Sunday, April 20, 2008

The Nonconformist-Uncompromised

I took this photo during a recent faith venture to Washington, DC with a group of friends from h2o. I thought it was a great representation of a life that didn't conform to the norm.

This week at h2o, we started a new series called The Non-conformist and the name of this week's talk was Uncompromised. The series is looking at the lives of Daniel and his friends, and how they refused to conform to the ideals of the society within which they were placed. Daniel and his friends lived in a very difficult time, and they were eyewitnesses of one of the greatest tragedies in the history of their people. The defeat of Judah by the Babylonians, and the subsequent deporting that took place. Daniel and his friends were children who were brought into the most powerful Kingdom of their day, and they were given many "opportunities" to assimilate and find their identity in the new Kingdom. All the while, they resisted; they didn't yield their identity or try to "blend" in with everyone else.

There are ways in which they experienced the same culture as their babylonian peers, but they experienced it differently. They used every opportunity they had to glorify God. When it came to education, they pursued education in Babylon with diligence. But when it came to compromising their faith in YHWH, they were unwaivering in their commitment.

They wouldn't eat the King's food or drink his wine. I wonder if anybody would have faulted them for it if they would have. You see, I think that's the way compromise sneaks into our lives. We justify every little thing, and nobody really makes an effort to call us out. It's almost like some sins are somewhat respectable in the eyes of most people. And maybe that's just our problem.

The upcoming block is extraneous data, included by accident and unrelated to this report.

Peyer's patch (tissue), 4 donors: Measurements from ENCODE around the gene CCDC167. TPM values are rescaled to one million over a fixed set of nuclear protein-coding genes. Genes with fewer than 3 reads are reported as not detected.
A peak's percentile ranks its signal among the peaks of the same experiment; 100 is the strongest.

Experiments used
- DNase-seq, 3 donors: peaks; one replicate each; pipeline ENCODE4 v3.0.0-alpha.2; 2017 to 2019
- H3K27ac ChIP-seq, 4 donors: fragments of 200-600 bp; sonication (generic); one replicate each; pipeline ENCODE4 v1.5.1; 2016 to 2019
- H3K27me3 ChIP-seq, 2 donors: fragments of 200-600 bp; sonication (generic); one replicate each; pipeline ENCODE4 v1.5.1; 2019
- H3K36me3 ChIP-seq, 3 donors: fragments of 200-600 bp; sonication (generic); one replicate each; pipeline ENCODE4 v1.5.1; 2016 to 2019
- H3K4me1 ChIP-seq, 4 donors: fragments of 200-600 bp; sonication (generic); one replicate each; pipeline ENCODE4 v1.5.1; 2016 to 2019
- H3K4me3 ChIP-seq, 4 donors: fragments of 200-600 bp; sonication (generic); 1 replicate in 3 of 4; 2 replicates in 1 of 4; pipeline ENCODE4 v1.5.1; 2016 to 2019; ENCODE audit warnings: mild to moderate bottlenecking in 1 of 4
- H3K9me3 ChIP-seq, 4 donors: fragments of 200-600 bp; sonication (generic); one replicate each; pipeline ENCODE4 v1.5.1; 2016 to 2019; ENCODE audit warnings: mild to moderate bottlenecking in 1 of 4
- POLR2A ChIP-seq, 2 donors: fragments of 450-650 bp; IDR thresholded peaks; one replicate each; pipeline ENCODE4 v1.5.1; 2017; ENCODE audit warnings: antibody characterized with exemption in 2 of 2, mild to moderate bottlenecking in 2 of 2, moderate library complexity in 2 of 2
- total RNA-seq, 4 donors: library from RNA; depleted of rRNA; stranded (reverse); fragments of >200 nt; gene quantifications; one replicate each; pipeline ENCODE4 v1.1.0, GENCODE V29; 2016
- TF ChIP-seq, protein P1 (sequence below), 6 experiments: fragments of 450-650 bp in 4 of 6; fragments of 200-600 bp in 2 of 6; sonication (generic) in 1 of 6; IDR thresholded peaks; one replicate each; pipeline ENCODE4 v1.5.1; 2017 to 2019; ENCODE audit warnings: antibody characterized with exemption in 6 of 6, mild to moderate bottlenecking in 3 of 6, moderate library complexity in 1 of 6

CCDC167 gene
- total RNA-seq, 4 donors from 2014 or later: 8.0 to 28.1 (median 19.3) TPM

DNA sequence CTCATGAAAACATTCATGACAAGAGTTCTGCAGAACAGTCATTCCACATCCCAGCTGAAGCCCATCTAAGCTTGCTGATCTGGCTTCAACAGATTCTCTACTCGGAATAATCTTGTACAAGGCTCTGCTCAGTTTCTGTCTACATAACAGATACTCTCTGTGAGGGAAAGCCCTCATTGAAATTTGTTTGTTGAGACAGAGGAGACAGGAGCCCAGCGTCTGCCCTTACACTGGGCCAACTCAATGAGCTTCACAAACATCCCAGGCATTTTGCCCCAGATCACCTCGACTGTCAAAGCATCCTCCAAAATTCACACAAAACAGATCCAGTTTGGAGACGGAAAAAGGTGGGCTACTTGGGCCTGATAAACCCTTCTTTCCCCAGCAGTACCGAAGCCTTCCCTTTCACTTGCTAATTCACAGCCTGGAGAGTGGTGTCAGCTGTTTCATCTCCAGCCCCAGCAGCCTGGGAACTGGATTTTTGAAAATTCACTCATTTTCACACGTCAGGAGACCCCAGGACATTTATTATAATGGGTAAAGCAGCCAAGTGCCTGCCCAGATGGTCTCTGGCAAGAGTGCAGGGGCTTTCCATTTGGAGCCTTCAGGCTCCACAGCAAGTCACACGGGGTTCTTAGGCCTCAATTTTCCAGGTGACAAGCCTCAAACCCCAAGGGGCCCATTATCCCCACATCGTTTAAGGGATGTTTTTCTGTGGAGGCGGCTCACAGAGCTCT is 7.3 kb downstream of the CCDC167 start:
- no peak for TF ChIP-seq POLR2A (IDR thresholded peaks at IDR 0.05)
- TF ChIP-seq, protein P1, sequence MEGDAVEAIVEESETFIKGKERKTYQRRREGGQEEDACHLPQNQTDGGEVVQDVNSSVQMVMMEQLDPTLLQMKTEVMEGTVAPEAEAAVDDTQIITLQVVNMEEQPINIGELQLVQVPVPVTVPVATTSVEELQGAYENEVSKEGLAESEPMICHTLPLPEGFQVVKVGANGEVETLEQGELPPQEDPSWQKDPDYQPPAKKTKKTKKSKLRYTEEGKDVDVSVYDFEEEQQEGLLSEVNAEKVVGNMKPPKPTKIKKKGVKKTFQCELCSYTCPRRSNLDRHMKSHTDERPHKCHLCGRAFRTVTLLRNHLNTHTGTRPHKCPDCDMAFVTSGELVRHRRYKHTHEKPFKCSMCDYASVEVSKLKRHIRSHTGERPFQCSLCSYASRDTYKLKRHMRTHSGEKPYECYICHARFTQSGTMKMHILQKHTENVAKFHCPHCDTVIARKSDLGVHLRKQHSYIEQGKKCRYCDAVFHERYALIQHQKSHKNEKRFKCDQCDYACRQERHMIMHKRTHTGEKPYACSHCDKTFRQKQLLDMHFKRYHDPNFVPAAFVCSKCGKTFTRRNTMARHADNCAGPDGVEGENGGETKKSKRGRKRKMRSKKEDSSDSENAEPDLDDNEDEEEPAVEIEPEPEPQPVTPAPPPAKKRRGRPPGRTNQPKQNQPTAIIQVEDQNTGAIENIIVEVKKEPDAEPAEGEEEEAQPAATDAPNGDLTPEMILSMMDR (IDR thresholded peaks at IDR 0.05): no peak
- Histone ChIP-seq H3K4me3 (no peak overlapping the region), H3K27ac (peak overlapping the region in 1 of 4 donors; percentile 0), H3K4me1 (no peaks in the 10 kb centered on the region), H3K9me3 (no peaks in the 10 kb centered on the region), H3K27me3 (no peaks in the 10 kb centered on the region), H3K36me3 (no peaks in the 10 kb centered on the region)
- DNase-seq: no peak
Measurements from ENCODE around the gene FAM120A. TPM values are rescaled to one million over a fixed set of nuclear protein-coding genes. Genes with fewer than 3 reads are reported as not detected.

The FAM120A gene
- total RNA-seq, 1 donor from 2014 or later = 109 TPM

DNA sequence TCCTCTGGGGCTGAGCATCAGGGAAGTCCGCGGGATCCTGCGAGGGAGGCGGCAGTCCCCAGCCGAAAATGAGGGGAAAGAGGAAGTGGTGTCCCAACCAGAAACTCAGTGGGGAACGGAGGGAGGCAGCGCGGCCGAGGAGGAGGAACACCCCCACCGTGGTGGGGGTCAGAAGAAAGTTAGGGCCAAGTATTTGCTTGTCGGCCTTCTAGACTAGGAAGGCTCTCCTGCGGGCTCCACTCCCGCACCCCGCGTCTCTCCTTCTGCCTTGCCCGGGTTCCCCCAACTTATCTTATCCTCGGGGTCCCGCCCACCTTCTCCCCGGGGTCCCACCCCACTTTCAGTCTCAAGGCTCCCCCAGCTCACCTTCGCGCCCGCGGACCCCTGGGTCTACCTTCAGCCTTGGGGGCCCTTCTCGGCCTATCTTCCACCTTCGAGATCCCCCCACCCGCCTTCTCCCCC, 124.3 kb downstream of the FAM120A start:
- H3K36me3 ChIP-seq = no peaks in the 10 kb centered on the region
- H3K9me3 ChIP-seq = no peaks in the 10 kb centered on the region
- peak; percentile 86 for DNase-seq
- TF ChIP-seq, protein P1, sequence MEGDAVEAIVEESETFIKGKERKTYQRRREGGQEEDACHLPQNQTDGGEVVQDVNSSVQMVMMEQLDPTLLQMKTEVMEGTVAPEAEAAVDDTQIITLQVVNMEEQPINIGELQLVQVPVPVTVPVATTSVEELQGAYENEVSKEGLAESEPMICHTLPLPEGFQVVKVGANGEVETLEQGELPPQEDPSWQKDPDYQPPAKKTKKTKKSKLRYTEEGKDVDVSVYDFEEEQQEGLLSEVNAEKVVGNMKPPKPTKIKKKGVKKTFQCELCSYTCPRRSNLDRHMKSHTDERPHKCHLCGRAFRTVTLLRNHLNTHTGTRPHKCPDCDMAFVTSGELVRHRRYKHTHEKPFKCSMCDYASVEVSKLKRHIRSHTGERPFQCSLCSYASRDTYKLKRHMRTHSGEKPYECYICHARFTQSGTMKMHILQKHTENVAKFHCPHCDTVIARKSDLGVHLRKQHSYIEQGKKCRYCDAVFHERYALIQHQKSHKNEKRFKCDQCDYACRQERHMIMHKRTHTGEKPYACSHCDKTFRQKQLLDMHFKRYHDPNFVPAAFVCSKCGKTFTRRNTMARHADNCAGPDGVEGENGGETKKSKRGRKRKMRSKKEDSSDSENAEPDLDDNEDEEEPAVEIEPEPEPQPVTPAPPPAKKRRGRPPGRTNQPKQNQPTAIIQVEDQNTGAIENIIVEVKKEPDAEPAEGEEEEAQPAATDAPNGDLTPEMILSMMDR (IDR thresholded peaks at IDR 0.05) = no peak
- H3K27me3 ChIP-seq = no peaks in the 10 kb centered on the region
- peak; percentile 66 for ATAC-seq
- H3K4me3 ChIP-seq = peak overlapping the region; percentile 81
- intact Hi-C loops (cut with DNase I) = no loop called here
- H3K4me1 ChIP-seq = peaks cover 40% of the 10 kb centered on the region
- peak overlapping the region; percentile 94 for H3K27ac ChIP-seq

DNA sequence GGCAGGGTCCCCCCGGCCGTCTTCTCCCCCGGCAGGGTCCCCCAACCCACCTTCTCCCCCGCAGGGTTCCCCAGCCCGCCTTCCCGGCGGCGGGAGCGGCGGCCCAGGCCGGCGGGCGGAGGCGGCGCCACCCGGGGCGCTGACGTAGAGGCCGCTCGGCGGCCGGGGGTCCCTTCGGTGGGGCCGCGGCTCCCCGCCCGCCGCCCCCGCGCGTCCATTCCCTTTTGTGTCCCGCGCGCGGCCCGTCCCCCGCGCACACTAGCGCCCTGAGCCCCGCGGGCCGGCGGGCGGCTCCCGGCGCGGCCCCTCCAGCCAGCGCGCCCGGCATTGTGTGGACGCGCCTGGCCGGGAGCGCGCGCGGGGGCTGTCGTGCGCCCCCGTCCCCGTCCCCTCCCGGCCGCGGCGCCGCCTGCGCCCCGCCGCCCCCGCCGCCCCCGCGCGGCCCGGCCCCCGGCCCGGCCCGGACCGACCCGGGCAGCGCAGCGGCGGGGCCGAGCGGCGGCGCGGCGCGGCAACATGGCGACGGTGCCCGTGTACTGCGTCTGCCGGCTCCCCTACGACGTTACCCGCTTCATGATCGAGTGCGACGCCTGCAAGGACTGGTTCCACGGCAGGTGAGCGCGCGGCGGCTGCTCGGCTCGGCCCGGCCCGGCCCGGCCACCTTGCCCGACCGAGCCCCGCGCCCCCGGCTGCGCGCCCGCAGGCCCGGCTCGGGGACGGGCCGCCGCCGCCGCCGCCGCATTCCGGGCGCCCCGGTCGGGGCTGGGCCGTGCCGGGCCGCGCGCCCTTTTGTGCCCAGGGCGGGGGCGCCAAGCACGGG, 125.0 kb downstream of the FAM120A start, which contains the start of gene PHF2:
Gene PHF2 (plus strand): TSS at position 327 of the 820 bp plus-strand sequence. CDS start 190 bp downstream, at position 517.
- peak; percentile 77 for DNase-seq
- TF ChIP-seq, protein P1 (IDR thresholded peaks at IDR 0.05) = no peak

This all the forces at work in this world are bent on making us just like everybody else. But God is interested in conforming us to the image of His son. For Daniel and his cohorts it wasn't necessarily the foods themselves, but maybe it was what those foods represented. Those foods and wine represented Babylon and all it had to offer.

Sometimes I think our lens gets hazy and we become somewhat blinded or forgetful when it comes to understanding our place in God's story.

So let me ask you a question. Have you bought into another story? Are there areas of your life that have forgotten God's great story of love, mercy, reconciliation, and restoration? Now is as good a time as any to take stock and let go.

As Paul Reminds us in his letter to the church in Rome, "Do not be conformed to this world, but be transformed by the renewing of your mind."

Let's renew, and let Him transform us--so that we, like Daniel, might transform the place where we live for the glory of the Messiah.

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